In a display of solidarity, activists in different parts of Cuba started hunger strikes and campaigns of protests and other public activities to demand the release of Calixto Ramon Martinez Arias, jailed independent reporter of Hablemos Press. The campaign managed to achieve its objective on the night of April 9th, something which dissidents are considering a victory.
Three activists in the city of Camaguey started hunger strikes on Saturday April 6th, according to the Twitter account of Santos Fernandez Sanchez (@SantosFSanchez), member of the Pro-Human Rights Party of Cuba. The strikers were Daniel Millet Jimenez, Misael Canel Velazquez and Fernando Vazquez.
As part of the waves of support, Roberto de Jesus Guerra, director of Hablemos Press, also declared himself on hunger strike on Monday April 8th. The journalist had explained that this was a promise he had made to Martinez Arias when they last spoke during the previous week.
Guerra confirmed on Monday afternoon that Calixto himself had also re-initiated his own hunger strike in the Valle Grande prison, where he was confined in punishment cells and mistreated by his jailers. Calixto had already underwent a hunger strike from March 6th to the 28th. He had stopped it when functionaries told him he’d soon be released. Upon seeing that the promise was not kept soon enough, he turned to the same protest until his jailers had no other option but to give in.
On the afternoon of that same day, the 8th, Denis Noa Martinez and Gerardo Younel Avila, both reporters of Hablemos Press in Havana, also went on strike.
With the same objective, David Aguila Montero, a journalist based in Havana, made it public on Tuesday the 9th that he was also joining the hunger strikes. Hours later, Lady in White Sara Marta Fonseca confirmed on her Twitter account (@SaraMartaCuba) that activist Luis Manuel Fumero joined the protests in the capital.
Without counting Calixto Ramon, 8 Cubans were on hunger strike with the same objective: freedom for the jailed journalist, putting their lives at risk during this time for the freedom of a colleague and fellow countryman.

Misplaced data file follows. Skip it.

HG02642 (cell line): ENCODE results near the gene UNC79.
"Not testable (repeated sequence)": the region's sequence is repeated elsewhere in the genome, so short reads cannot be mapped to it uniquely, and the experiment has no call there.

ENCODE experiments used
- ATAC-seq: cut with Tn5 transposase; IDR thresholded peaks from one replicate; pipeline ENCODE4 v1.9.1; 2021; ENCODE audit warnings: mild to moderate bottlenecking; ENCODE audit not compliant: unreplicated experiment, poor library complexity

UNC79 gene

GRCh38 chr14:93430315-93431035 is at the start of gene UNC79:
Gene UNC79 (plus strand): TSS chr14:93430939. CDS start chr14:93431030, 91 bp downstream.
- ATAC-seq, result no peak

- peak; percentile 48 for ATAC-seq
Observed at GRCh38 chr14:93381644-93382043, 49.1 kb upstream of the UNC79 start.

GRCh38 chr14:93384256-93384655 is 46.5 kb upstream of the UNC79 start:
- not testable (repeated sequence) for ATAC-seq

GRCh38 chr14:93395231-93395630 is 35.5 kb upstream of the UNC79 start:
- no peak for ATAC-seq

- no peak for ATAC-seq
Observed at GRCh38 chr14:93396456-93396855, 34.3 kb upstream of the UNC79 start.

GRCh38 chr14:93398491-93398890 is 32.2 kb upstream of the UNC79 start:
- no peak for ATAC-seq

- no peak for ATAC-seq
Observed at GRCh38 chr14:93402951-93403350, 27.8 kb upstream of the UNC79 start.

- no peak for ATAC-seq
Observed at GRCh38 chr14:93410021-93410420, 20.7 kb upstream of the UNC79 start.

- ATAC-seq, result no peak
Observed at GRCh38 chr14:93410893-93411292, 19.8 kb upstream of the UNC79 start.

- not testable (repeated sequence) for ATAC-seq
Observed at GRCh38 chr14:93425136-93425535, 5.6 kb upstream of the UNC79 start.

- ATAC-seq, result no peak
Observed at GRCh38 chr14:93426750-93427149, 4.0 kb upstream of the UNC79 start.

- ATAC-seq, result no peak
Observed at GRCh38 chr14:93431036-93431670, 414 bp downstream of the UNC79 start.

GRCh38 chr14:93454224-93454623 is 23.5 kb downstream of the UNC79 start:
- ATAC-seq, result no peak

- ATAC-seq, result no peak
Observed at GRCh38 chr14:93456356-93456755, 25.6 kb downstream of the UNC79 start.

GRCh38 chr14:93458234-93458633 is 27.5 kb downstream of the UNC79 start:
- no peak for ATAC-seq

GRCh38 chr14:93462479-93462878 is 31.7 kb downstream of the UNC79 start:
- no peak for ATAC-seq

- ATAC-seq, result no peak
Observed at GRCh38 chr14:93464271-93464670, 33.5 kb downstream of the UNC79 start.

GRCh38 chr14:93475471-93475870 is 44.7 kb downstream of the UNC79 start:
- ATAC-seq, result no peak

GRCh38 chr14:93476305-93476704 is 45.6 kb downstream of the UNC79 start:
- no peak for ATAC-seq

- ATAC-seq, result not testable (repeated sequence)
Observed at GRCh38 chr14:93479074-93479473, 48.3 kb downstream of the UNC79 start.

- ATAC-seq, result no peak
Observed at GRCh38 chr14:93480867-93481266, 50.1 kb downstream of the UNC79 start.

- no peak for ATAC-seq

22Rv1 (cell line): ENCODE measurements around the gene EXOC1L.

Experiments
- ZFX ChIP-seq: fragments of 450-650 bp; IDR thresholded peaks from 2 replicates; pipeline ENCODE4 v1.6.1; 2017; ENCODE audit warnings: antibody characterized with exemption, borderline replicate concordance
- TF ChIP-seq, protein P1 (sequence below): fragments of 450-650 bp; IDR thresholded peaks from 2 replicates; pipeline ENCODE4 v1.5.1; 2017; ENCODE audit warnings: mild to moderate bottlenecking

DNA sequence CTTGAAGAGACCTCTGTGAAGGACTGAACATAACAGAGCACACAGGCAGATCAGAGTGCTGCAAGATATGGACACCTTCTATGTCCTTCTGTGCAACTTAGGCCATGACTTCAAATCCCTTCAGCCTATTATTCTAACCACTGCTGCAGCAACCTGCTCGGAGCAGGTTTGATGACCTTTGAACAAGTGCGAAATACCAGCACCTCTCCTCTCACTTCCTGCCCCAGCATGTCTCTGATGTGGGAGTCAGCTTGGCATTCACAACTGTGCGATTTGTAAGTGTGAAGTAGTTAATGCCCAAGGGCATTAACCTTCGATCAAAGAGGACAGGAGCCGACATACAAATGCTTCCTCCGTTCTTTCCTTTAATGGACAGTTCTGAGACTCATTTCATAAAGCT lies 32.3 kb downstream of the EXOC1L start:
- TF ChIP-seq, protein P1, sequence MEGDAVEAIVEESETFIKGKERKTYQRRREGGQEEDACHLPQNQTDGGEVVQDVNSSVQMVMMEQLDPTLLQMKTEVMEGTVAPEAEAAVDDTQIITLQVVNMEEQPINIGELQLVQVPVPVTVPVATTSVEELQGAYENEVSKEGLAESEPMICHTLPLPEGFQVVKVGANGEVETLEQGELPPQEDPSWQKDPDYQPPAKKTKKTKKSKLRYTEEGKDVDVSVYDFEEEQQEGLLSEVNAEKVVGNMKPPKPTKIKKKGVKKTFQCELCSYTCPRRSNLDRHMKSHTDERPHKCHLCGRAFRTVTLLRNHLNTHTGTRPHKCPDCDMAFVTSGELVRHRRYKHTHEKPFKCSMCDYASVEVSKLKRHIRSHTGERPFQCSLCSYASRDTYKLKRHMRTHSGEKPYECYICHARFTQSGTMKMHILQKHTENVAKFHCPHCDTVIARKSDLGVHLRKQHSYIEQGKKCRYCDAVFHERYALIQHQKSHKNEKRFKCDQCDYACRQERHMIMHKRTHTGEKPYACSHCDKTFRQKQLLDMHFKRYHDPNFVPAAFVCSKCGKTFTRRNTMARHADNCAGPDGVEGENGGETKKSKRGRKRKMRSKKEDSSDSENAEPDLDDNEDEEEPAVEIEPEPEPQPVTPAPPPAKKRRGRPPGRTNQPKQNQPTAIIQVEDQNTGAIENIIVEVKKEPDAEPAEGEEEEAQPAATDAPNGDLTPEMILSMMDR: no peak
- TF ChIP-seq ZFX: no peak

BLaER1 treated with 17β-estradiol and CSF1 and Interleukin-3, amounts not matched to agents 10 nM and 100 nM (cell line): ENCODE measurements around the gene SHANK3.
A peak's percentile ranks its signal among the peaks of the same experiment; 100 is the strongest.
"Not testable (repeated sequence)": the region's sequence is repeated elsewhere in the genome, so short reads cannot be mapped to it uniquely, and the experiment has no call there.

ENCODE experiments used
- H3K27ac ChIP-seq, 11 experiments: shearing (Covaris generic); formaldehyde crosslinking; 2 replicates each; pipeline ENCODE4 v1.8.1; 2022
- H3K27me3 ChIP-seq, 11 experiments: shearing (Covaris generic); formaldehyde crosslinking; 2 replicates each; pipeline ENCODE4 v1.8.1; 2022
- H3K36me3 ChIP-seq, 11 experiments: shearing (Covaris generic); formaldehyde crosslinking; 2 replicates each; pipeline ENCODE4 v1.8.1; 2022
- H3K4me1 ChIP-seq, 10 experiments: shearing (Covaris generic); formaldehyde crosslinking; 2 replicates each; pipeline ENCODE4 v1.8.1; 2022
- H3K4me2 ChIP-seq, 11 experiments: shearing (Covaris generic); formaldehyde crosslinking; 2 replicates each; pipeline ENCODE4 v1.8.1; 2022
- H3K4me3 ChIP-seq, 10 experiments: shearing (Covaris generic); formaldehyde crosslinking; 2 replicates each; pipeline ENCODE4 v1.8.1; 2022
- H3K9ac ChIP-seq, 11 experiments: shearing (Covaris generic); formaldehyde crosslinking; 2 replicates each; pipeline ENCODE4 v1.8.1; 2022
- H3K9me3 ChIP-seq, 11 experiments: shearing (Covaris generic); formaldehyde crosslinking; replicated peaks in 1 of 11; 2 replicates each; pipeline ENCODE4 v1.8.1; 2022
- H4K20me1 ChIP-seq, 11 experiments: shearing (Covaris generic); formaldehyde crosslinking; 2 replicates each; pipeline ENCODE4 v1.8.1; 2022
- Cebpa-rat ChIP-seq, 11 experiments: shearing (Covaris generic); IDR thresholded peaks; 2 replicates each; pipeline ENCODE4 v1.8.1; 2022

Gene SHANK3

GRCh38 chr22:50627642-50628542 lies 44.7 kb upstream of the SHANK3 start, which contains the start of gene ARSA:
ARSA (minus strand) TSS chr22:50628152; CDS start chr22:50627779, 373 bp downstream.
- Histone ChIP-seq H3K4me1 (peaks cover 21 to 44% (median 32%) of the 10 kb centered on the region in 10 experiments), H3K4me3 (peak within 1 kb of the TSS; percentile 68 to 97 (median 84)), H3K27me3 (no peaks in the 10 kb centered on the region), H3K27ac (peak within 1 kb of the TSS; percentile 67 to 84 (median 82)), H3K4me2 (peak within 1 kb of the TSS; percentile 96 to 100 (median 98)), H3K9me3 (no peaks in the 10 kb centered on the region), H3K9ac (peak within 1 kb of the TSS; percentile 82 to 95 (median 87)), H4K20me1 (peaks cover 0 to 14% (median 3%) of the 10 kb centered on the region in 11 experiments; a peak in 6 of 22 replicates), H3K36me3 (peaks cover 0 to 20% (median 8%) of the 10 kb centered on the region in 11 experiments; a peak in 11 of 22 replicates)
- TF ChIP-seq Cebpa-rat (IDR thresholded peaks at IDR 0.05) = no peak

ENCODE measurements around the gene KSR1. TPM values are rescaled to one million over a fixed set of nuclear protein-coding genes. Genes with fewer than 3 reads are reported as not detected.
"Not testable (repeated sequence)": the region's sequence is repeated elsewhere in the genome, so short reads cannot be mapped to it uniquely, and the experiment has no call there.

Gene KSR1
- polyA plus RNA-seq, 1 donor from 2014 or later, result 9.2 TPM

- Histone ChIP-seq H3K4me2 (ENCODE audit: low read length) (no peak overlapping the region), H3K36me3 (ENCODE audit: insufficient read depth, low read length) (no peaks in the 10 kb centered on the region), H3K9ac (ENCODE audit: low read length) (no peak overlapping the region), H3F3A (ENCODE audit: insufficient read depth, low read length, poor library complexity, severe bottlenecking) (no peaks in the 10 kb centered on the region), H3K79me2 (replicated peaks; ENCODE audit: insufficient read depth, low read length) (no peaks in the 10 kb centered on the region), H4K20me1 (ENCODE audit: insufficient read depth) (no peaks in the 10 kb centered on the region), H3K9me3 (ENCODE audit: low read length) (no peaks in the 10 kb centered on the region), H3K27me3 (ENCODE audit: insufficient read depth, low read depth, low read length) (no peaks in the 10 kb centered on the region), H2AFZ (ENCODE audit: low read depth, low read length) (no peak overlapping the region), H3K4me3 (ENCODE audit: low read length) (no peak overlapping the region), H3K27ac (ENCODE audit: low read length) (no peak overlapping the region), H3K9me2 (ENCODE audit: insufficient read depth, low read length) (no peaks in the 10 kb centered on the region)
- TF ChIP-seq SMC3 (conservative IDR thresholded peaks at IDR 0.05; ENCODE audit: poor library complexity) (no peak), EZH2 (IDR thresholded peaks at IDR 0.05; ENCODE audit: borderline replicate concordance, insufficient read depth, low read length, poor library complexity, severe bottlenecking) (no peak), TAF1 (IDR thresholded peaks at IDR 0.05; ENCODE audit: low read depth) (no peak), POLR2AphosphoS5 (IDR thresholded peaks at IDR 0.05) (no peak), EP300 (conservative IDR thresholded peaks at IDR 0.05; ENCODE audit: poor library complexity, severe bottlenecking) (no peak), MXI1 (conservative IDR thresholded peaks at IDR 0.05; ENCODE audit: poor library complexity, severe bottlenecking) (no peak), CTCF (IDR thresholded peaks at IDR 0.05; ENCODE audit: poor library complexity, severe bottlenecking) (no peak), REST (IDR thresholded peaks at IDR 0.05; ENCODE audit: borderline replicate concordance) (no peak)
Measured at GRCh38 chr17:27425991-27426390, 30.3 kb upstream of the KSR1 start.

Meanwhile, diverse dissident groups- like the Orlando Zapata Tamayo National Resistance Front and the Patriotic Union of Cuba (UNPACU)– joined the call for Martinez’s release, carrying out several public protests.
On Monday, member of the Front in Placetas, Villa Clara, protested in a local park, while in Grua Nueva, Ciego de Avila activist Julio Columbie Batista wrote on Twitter (@ColumbieJulio) that local dissidents began to fast and had been carrying out demonstrations in favor of Calixto. In Havana, the Cuban Youth Movement for Democracy echoed the protests while members of the Pro Human Rights Party of Cuba dedicated their weekly vigils in honor of the jailed reporter, as was the case in the home of Sara Marta Fonseca in Boyeros. As part of the campaign in favor of Calixto, UNPACU protested in Las Villas, Villa Clara and in Maffo, Contramaestre on Tuesday.
On Twitter, the hashtags #LiberenaCalixto (‘Free Calixto’) and #CubaConCalixto (‘Cuba With Calixto’) surged with lots of strength, demanding justice through virtual means and taking Calixto’s case to different parts of the world. The success of such actions are reflected in the fact that organizations such as Amnesty International and Reporters Without Borders publicly joined the call.
At around 7:30 PM on Tuesday, April 9th, a number of activists took to their Twitter accounts to inform that the journalist had been released from prison.
“Calixto Ramon has been released…Victory”, read a tweet by Sara Marta Fonseca (@SaraMartaCuba). She later wrote “I am very emotional right now after having spoken to my brother (in struggle) Calixto Ramon. Freedom for Cuba! Down with the dictatorship!”
Anyer Antonio Blanco (@anyerantoniobla) wrote “Calixto Ramon of Hablemos Press has been released! Another victory for Cuban civil society”.
Meanwhile, Ivan Hernandez Carrillo (@ivanlibre) tweeted, “Just a couple of minutes ago the Castro-communist tyranny has liberated independent journalist Calixto Ramon Martinez Arias”.
The “crime” which landed Martinez in prison for more than 6 months was being the first journalist to report the cholera and dengue outbreak in the Eastern region of the island. He was taken to prison for “disrespecting the figure of Fidel Castro”.
Details of his release are still emerging but if something is clear it’s that, once again, solidarity and pressure on behalf of the opposition and civil society have functioned against the Cuban dictatorship. Unity amongst diverse groups and individuals strengthened the international call for the release of a man who had been locked away for writing according only to his own conscience.
This same solidarity can also achieve the release of so many other Cubans who are currently behind bars for thinking differently from the totalitarian system.